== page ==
the pursuit of quality in a fleeting life

The Bell Curve

(The amazing Pantage Theatre as produced for The Phantom of the Opera, from 3rd row)

It seems that in life, the theory of “The Bell Curve” is everywhere.  Especially present is when we are faced with the trying subject of life.

Recently, I was audience to an amazing performance of Andrew Llyod Webber’s The Phantom of the Opera.  The Pantages Theatre was as gorgeous as ever, the stage as dramatic as the costumes, and the crowd as varied as the fish in the sea.  Noteworthy, however, were two more matured women who were seated right behind us.  Inept to the world beyond their hearing aids, their commentary and dialogue intermittently dispersed throughout the show dampered the spotlight placed on stage; however, allowed us to enter another that was just as curious.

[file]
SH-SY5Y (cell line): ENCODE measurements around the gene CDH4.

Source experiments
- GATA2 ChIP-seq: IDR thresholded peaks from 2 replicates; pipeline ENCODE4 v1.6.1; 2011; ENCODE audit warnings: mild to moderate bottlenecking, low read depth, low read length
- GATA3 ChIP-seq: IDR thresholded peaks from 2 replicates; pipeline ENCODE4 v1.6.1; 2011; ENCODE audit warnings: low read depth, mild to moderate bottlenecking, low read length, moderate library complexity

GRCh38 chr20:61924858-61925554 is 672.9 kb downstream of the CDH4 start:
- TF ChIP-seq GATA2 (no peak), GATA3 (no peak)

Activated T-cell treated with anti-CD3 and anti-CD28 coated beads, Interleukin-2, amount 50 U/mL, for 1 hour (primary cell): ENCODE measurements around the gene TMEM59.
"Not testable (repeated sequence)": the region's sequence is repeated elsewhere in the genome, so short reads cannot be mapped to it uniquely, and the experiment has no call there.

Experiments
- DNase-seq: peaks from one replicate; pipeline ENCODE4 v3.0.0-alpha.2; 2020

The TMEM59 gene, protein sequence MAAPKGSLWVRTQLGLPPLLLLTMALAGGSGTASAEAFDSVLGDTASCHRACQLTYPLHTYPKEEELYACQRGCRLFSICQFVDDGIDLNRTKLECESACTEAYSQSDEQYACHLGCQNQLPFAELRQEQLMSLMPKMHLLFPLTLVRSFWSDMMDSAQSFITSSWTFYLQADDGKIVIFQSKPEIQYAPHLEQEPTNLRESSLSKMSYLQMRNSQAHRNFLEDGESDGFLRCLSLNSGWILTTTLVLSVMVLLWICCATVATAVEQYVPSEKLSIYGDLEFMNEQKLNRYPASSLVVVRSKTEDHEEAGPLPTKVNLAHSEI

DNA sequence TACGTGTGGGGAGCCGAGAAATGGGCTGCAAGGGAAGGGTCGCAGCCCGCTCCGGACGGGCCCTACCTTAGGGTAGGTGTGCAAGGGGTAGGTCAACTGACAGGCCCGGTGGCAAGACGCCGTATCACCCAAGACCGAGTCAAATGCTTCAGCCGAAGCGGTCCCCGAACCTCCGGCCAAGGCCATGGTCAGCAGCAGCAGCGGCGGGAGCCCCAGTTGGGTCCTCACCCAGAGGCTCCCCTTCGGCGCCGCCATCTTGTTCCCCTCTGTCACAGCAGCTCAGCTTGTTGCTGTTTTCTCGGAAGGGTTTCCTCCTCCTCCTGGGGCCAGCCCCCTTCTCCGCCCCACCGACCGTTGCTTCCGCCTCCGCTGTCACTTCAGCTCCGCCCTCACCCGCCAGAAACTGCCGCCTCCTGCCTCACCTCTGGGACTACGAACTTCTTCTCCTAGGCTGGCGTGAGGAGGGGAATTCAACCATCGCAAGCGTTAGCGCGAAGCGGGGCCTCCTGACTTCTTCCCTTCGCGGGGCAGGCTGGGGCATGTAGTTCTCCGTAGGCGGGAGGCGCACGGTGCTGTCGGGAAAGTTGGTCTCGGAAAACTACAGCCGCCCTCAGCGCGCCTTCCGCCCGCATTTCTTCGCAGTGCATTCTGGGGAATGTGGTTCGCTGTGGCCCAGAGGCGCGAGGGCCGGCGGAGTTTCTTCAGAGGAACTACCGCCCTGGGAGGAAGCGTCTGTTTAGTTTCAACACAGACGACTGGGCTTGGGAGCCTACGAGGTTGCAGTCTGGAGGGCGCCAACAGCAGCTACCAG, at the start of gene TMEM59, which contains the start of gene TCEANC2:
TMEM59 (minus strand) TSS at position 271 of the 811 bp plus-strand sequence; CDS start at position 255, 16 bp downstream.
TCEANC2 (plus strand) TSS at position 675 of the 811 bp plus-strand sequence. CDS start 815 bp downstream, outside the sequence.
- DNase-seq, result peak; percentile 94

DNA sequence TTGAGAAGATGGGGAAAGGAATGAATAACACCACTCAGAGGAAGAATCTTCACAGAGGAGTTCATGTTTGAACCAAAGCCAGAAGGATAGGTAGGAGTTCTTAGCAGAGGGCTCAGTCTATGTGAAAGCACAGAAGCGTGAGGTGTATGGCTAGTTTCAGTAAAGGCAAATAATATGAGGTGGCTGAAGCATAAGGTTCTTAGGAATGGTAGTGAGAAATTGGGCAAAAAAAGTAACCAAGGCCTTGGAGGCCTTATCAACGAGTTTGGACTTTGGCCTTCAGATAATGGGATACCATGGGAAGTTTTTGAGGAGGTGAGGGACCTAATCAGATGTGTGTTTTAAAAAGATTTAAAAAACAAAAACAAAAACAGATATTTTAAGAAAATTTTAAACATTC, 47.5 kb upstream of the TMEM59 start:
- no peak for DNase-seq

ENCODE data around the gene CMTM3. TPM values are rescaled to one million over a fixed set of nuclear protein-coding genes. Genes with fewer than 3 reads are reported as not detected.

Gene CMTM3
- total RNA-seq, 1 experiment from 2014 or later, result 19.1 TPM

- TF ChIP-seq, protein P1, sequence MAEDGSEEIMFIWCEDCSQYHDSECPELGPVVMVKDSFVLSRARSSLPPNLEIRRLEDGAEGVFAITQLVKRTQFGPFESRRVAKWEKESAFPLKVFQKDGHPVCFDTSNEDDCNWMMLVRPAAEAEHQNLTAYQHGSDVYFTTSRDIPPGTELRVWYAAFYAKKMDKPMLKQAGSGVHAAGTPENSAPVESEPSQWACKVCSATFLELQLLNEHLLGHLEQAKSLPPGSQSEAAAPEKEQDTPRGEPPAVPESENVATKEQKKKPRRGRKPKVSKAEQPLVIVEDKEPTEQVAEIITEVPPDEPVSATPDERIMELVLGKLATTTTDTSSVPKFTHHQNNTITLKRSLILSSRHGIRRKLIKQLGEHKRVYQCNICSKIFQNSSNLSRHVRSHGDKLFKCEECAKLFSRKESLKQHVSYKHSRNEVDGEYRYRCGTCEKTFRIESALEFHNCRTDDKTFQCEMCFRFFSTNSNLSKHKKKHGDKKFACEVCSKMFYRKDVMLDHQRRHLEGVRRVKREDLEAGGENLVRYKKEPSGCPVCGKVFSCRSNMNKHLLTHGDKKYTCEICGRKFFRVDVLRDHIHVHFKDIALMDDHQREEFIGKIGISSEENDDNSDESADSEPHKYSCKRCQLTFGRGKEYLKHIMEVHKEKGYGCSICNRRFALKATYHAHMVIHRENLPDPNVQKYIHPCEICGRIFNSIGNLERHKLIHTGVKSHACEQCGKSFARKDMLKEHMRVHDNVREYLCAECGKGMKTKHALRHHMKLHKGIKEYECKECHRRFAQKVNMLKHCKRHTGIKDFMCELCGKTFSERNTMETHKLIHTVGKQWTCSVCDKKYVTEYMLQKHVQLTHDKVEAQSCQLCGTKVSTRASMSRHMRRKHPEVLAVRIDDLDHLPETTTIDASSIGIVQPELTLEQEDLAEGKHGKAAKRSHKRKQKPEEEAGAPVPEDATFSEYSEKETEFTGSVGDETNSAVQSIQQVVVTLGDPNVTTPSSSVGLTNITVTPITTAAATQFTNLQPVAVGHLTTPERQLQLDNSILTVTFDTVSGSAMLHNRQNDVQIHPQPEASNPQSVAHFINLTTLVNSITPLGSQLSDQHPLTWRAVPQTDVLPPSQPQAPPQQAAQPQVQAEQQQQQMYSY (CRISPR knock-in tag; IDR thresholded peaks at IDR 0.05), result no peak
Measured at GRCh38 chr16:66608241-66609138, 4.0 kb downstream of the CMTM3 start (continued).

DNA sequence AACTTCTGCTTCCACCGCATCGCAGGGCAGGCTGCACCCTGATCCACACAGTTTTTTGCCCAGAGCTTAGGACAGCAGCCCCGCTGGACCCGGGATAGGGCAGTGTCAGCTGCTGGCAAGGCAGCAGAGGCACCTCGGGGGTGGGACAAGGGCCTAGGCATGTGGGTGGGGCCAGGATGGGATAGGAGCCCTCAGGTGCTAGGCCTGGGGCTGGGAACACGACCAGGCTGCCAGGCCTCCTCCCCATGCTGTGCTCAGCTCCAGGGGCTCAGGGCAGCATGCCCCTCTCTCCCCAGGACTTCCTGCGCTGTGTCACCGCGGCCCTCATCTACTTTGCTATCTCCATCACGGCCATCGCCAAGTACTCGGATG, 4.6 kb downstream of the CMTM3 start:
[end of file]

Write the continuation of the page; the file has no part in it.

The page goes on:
What intrigued me the most was not necessarily their pestilent commentary, but the implications of “the bell curve” applied to life.  As a child, we are born with the innocence to environmental awareness.  We say stupid things, act out of context, and possess the most minute awareness of those around us.  Then, we progress from that stage and live the bulk of our lives with astuteness and the observational skills that allow us to mingle with normal civilization.

Eventually, we reach the peak of our lives when we approach the downward curve of life’s bell.  In the case of these two women, it is more important not to dwell on their specific position in their own bell curve, but to focus on a greater theme.  These two women were so endearing in their shared love of theatre, their close-knit relationship that has kept them close through all that they have experienced, and ultimately, the signs of a life well lived.  Their commentary although hard to endured at time was compromised by the joy that they were privy to by attending this show.

The crowd around them did not say anything, they didn’t even pay them attention.  We all simply (and silently) hoped that one day, we can share in the same joy and happiness of the theatre where we can say whatever we want because we deserve to.  Bravo to The Phantom of the Opera and Brava to these two women!!

(The amazing cast)


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